Samuel Joseph Wurzelbacher, who briefly became “Joe the Plumber,” the metaphorical American middle-class Everyman, by injecting himself into the 2008 presidential campaign in an impromptu nationally-televised face-off with Barack Obama over taxing small businesses, died on Sunday at his home in Campbellsport, Wis., about 60 miles north of Milwaukee. He was 49.
The cause was complications of pancreatic cancer, his wife, Katie Wurzelbacher, said.
Mr. Obama, then a United States senator from Illinois, was campaigning on Shrewsbury Street, in a working-class neighborhood of Toledo, Ohio, on Sunday, Oct. 12, 2008, when Mr. Wurzelbacher interrupted a football catch with his son in his front yard to mosey over and ask the Democratic nominee about his proposed tax increase for some small businesses.
During a cordial but largely inconclusive five-minute colloquy in front of news cameras, Mr. Wurzelbacher said he was concerned about being subjected to a bigger tax bite just as he was approaching the point where he could finally afford to buy a plumbing business, which he said would generate an income of $250,000 a year.
Three days later, “Joe the Plumber,” as he was popularized by Mr. Obama’s Republican rival, Senator John McCain, was invoked some two dozen times during the final debate of the presidential campaign.
Mr. Wurzelbacher became a folk hero of sorts during the campaign’s final weeks, particularly among McCain supporters and conservative commentators who cottoned to his remarks that Mr. Obama’s share-the-wealth prescriptions for the economy were akin to socialism or even communism and contradicted the American dream. Mr. McCain’s running mate, Gov. Sarah Palin of Alaska, also jumped in, appearing onstage with Mr. Wurzelbacher at rallies.
But by Election Day, his tenure as a burly, bald, iron-jawed John Doe eroded as the public learned that he was not a licensed plumber (he could work in Toledo only for someone with a master’s license or in outlying areas) and owed $1,200 in back taxes.
He flirted with supporting Mr. McCain but later referred to him as “the lesser of two evils” on the ballot and never revealed for whom he had voted that November.
“Let’s still keep that private,” his wife said by phone on Monday.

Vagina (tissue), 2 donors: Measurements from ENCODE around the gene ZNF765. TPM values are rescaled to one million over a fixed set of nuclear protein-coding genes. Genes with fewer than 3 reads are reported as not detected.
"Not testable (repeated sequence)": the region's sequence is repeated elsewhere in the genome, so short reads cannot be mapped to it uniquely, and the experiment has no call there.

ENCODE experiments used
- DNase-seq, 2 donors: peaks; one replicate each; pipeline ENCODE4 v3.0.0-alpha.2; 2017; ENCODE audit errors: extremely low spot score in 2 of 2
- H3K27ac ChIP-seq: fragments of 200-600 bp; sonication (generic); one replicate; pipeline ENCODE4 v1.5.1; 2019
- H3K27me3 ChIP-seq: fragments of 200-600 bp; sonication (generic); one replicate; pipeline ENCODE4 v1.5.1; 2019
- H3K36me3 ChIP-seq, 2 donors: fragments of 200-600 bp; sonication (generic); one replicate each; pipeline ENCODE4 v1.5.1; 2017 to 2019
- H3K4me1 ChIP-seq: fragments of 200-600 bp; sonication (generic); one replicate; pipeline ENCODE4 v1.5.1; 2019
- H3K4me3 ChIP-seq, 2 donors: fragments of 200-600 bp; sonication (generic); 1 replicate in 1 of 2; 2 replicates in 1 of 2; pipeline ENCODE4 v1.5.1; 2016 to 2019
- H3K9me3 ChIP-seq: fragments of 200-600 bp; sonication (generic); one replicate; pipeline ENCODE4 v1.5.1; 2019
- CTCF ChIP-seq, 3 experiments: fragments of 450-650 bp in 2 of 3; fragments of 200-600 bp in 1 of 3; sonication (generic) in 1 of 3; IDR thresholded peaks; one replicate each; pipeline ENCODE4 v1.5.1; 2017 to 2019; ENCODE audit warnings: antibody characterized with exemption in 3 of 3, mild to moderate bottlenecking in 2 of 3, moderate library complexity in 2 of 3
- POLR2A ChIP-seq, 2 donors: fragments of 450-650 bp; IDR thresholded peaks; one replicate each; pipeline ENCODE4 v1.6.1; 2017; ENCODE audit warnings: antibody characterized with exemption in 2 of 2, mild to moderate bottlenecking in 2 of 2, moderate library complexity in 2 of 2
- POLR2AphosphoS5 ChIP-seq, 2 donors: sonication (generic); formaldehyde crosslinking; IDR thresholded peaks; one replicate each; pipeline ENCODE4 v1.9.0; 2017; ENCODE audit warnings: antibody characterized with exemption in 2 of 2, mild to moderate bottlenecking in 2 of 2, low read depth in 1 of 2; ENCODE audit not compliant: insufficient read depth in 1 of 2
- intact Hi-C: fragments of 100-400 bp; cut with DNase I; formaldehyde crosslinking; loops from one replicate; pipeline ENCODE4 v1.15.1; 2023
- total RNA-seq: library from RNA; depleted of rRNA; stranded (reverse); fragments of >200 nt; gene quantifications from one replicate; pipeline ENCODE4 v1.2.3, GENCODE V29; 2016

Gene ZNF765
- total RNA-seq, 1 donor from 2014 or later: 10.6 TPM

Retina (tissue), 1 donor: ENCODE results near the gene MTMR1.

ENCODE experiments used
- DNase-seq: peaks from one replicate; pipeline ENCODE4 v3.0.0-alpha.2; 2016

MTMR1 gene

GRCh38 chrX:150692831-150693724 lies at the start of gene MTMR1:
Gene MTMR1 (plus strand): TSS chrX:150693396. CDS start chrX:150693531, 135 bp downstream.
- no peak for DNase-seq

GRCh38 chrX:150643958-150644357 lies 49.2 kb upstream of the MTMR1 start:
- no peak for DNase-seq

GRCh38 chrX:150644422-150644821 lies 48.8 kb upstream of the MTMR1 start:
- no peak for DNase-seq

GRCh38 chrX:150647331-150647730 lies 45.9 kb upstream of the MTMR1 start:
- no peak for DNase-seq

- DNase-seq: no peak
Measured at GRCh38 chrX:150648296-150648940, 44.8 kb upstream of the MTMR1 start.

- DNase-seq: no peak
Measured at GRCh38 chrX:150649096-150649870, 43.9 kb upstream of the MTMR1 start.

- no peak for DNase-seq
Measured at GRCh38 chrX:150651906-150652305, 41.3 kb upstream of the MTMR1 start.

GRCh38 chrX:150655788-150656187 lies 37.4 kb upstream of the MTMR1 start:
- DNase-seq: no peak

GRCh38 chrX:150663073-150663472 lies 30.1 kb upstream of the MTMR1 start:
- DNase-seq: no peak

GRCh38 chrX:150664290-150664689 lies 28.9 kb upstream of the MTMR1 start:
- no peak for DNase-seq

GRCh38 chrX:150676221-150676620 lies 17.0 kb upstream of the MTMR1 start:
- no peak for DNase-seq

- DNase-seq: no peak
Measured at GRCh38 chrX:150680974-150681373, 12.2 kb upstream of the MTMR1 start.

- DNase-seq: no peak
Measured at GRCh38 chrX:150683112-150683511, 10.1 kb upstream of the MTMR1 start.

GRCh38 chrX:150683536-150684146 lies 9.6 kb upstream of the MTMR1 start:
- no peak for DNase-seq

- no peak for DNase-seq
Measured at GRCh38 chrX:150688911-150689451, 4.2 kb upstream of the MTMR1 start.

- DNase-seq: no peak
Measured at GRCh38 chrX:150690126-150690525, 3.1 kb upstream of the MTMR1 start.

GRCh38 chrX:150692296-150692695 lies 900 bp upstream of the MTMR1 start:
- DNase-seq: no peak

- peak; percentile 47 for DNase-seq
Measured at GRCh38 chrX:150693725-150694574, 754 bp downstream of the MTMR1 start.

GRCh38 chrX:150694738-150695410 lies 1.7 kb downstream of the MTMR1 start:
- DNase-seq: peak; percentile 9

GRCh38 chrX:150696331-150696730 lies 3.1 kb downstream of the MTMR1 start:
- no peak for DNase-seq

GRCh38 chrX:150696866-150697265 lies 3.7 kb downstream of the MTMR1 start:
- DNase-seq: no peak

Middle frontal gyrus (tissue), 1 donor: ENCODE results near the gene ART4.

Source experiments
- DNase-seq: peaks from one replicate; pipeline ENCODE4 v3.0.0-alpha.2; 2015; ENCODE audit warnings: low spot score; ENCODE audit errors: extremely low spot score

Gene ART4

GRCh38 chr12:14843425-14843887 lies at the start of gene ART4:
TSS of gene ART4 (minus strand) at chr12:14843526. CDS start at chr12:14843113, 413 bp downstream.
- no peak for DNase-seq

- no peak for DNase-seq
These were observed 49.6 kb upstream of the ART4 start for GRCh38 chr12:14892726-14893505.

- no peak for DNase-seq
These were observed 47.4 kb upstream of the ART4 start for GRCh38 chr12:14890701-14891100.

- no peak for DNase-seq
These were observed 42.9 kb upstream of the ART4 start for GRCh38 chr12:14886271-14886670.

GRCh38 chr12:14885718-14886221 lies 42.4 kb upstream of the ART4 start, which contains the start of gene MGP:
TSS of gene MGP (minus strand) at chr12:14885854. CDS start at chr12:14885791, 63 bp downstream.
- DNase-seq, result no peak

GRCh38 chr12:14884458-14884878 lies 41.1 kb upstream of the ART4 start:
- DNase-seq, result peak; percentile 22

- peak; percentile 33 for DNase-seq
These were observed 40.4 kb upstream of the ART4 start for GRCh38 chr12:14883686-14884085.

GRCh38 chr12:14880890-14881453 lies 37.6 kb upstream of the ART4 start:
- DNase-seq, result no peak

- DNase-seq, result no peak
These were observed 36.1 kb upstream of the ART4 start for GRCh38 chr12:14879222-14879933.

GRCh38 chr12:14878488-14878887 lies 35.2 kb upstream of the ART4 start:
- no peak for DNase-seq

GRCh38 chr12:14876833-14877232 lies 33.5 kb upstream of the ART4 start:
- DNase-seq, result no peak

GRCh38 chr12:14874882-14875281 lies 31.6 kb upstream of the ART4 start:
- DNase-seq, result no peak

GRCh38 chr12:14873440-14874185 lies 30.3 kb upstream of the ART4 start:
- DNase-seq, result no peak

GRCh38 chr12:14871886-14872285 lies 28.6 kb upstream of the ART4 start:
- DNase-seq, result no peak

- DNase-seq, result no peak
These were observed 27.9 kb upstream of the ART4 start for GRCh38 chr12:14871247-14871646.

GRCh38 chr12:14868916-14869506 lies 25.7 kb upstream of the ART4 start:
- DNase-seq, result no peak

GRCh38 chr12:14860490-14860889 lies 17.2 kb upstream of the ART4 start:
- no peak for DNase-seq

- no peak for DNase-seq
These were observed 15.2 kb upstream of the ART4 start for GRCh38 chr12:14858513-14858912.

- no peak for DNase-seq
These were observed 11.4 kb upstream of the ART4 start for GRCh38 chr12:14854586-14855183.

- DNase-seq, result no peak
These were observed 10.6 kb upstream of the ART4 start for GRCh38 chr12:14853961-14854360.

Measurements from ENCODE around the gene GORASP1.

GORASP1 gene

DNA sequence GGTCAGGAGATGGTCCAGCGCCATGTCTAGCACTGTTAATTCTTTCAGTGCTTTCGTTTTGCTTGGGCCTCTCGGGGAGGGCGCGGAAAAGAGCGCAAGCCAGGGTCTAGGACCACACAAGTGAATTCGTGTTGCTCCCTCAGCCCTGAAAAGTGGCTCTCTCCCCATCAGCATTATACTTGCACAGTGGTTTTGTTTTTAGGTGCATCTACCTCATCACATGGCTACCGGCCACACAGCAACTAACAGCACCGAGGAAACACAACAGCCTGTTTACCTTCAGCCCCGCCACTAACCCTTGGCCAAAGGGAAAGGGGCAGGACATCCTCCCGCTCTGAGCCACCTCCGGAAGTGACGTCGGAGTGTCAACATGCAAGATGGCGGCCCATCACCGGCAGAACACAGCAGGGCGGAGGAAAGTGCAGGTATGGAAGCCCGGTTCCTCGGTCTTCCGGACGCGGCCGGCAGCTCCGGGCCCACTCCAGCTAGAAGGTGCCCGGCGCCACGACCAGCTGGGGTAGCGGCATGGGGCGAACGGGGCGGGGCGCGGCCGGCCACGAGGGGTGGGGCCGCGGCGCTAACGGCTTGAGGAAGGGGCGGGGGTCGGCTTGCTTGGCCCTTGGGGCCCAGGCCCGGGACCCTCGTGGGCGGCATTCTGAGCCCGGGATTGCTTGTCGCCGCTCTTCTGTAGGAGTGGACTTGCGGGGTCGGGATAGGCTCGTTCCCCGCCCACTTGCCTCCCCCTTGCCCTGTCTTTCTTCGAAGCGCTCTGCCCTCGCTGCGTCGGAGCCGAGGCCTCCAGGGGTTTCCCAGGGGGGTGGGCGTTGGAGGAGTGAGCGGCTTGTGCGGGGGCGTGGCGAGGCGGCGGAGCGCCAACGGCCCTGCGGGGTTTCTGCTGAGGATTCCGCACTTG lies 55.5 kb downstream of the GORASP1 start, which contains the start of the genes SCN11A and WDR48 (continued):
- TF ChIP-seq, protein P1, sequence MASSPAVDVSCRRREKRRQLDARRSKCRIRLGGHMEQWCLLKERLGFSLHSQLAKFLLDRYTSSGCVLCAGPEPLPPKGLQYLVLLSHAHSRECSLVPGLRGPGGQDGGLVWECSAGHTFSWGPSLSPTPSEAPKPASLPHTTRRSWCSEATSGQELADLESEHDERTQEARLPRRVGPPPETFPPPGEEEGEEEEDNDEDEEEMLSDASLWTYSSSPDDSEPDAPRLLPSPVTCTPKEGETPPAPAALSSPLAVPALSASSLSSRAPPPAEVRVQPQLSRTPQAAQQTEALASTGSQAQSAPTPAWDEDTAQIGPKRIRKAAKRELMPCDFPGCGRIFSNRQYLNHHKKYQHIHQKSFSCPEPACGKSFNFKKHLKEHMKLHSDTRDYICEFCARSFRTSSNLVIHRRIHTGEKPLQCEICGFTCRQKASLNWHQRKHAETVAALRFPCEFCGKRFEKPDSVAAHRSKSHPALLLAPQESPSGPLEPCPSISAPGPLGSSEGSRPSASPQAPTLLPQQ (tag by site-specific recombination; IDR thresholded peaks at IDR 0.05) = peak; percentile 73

In 2012, Mr. Wurzelbacher won the Republican nomination to challenge Representative Marcy Kaptur, the Democratic incumbent in Ohio’s 9th Congressional District, but was crushed in the general election, winning only 23 percent of the vote to her 73 percent.
During that campaign, he released a video defending the Second Amendment and blaming gun control as having helped enable the Ottoman Empire to commit genocide against Armenians in the early 20th century and Nazi Germany to carry out the Holocaust, saying gun laws had stripped the victims in both cases of the ability to defend themselves.
Again defending a right to bear arms, he wrote to parents of the victims of a mass shooting in 2014 in Isla Vista, Calif., near the campus of the University of California, Santa Barbara, saying, “As harsh as this sounds — your dead kids don’t trump my Constitutional rights.”
Samuel Joseph Wurzelbacher was born on Dec. 3, 1973, to Frank and Kay (Bloomfield) Wurzelbacher. His mother was a waitress, his father a disabled war veteran.
After high school, he enlisted in the Air Force, where he was trained in plumbing. He was discharged in 1996, and worked as a plumber’s assistant as well as for a telecommunications company.
Capitalizing on his celebrity after the 2008 election, he appeared in TV commercials promoting digital television; published a book, “Joe the Plumber: Fighting for the American Dream” (2009, with Thomas Tabback); and covered the Israeli ground invasion of Gaza in 2009 for PJ Media, a conservative website. In 2014, he went to work in a Jeep plant.
In addition to his wife, who had been Katie Schanen when they married, he is survived by a son, Samuel Jr., from his first marriage, which ended in divorce; and three children from his second marriage, Samantha Jo, Henry and Sarah Jo.
Although Mr. Wurzelbacher ended his encounter with Mr. Obama by shaking hands with him, he didn’t seem satisfied by the candidate’s response to how his tax proposal would affect a small plumbing business.
“If you’re a small business — which you would qualify, first of all — you would get a 50 percent tax credit, so you’d get a cut in taxes for your health care costs,” Mr. Obama explained. And if his business’s revenue were below $250,000, he added, its taxes would not go up.
“It’s not that I want to punish your success; I just want to make sure that everybody who is behind you, that they’ve got a chance at success, too,” Mr. Obama added. “My attitude is that if the economy’s good for folks from the bottom up, it’s gonna be good for everybody.
“If you’ve got a plumbing business, you’re gonna be better off,” he continued. “If you’ve got a whole bunch of customers who can afford to hire you — and right now everybody’s so pinched that business is bad for everybody — and I think when you spread the wealth around, it’s good for everybody.”
Mr. Wurzelbacher was unpersuaded.
“It’s my discretion who I want to give my money to,” he would later say repeatedly. “It’s not for the government to decide that I make a little too much, and so I need to share it with other people. That’s not the American dream.”
Ms. Wurzelbacher insisted on Monday that her husband’s encounter with Mr. Obama in 2008 was completely spontaneous, not staged by Republican operatives or anyone else, and that Mr. Obama’s appearance in the neighborhood had actually been arranged by a neighbor down the block.
“It was completely coincidental,” she said. “It always amazed him that one question thrust him into the national spotlight.”